Apple irks and niggles

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On one of my frequent tours of duty through the Sex and the City box set (all part of my wife's ongoing Ludovico technique experiments), a little detail kept bugging me. It wasn't the ridiculous frockery or the cutesy-incessant voiceover. It wasn't even the general air of "sod feminism, let's all marry rich so we can buy more shoes" being sold as girl power (hello the nineties!). No, it was the apple. The upside-down apple.

Every time Sarah Jessica Parker's writerlady opened her G3 Powerbook, the Apple logo on the back was upside-down! I’m sure it looked great when the machine was closed and slung under an arm, but not whilst in use. What's the point in carefully product placing a product into a place if the logo is guaranteed to be the wrong way up? And not just on telly, but everywhere: all those Macs being used in coffee shops and on trains and at conferences, all of them dumbly displaying what looked like Pacman’s incontinent deformed cousin.

This sort of thing irks me. I’m sure there are more pressing issues in my life (such as, why are we watching this when there's a perfectly good Buffy box set right there), but the fact that a logo was poorly set fifteen years ago has put a tiny indelible crinkle in my brow. But it irks. It irks and niggles.

So thank heavens that Apple saw the error of their ways and now the logo is mostly always the right way up (there's no accounting for folks merrily rotating their iPhones and iPads all over the place). It’s all better now. Compared to those days of the ninetysomethings, everything is more polished and smoother and roundier-cornier and just more Ive-ish. 

And yet, buried under all that aluminium and glass and it-just-works, niggles remain. 

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Don't get me wrong, I love my Mac. And my iPhone. And my iPad. They are really rather splendid. I converted from That Other Computer Method ten years ago and I haven't looked back. And I'm sure I must've owned a dozen mobile phones before this little gem, but I'd be hard pressed to remember what any of them were called or who made them. I am a brand-fan. Apple good. 

It's just … well, sometimes I feel like the Princess and the pea. No matter how comfortable and reassuringly supportive all my Apple gubbins may be, once the tiniest of disagreeable details becomes apparent, it plays on my mind. Why is it there? Why is it like that? Why isn't it right? Everything else is right, why isn't this right? And then I can't get anything done. I have to carefully clamber down from my pile of metaphorical mattresses and deal with that pesky metaphorical pea.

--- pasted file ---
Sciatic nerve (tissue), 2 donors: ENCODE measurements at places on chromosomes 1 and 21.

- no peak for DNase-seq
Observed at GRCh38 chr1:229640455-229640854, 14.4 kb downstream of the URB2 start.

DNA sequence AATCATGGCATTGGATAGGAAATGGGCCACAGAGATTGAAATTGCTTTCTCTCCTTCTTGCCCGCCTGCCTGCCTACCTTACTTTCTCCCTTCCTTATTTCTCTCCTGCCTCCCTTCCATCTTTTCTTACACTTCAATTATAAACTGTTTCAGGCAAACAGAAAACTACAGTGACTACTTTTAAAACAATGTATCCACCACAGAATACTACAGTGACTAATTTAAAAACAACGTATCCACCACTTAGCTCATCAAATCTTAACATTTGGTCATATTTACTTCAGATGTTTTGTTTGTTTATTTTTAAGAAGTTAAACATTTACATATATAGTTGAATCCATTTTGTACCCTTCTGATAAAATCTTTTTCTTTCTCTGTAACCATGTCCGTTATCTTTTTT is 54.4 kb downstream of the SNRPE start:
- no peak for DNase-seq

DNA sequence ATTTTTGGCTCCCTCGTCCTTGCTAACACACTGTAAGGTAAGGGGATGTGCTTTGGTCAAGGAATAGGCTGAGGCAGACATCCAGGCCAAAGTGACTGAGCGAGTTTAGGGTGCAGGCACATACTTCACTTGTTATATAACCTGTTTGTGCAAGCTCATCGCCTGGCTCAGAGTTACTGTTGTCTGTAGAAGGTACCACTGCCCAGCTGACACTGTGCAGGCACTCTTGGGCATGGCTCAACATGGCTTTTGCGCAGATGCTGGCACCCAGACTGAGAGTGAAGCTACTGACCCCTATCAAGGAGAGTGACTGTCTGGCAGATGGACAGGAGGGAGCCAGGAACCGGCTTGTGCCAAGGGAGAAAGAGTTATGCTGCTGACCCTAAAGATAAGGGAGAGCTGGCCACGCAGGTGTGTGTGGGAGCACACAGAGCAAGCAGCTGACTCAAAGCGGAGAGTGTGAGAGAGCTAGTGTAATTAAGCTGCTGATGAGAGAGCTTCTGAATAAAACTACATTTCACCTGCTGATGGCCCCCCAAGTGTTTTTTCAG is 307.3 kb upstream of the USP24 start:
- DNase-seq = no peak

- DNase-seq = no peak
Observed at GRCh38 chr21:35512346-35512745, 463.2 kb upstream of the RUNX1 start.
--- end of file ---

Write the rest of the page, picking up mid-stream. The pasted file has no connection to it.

Why can't I see my email count in the toolbar? Why does iTunes split up my albums like that? Why is it easier to type § than #? How come the Calendar app icon shows the correct date, but the clock icon is forever stuck on 10:15? Would a ninth Safari tab really be that difficult? And two apps represented by compasses is a bit silly, isn't it?

I know, I know, I should get some perspective. We live in the world of tomorrow (or Tomorrow’s World, as we called it yesterday). When I grew up, the best bit of technology I owned was a typewriter that came with black and red ink ribbons (just imagine the possibilities!), or perhaps Zoidzilla. If I were to go back now and explain to my pipsqueak younger self some of the things you can now do with an iPhone, little me would probably pop with excitement.

But then a troubled look would appear on my angelic little face. 

“So it's telephone that I can carry about and it plays songs and movies and games and it's also a camera and a book and a notebook and it connects to a sort of super-Ceefax and it feels like a lump of chiselled science fiction amazingness and it fits in my pocket and I can get it to do stuff just by talking at it?”

“Yes.”

“But you can't uninstall Stocks?”

“No.”

“STUPID.”

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Sorry young self. The good news is that, one illogically insistent app aside, these little things tend to right themselves. The lab-coated boffins at Apple see the same idiosyncrasies as us regular folk, and they strive to keep the niggle count low. They may have a bit of a backlog – they’re still reeling from the fallout of the infamous iTunes Vertical Traffic Light Buttons Incident of 2010 (aka “the tut heard around the world”), and have recently lost valuable resources to the Skeuomorph Back-peddling Division – but they're doing the best they can. 

And there's a flip-side to all those irks: a thousand nice little touches that you take for granted until you suddenly notice them one day and realise just how deliberate, how considered every aspect of the Apple experience is. All those curves and angles and dimensional ratios didn't happen by accident. And they all add up. The biggest company in the world is built on a foundation of details. 

Look at the logo on the descendant of Sarah Jessica Parker's silly Powerbook, the MacBook. It's the right way up now, and it glows. And not only does it glow, it glows at the same brightness as the display. Dim the screen, and you dim the Apple. Not really necessary, but it brings a smile to the mind. And the charms of the MacBook light show don't end there. Even the most restless and pea-vigilant of princesses would struggle not to be comforted by the gentle pulse of the MacBook’s power light. A delightful de-irkifier, an anti-niggle. 

Now all we need is an anti-Stocks …

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Originally published in the July 2013 issue of MacUser.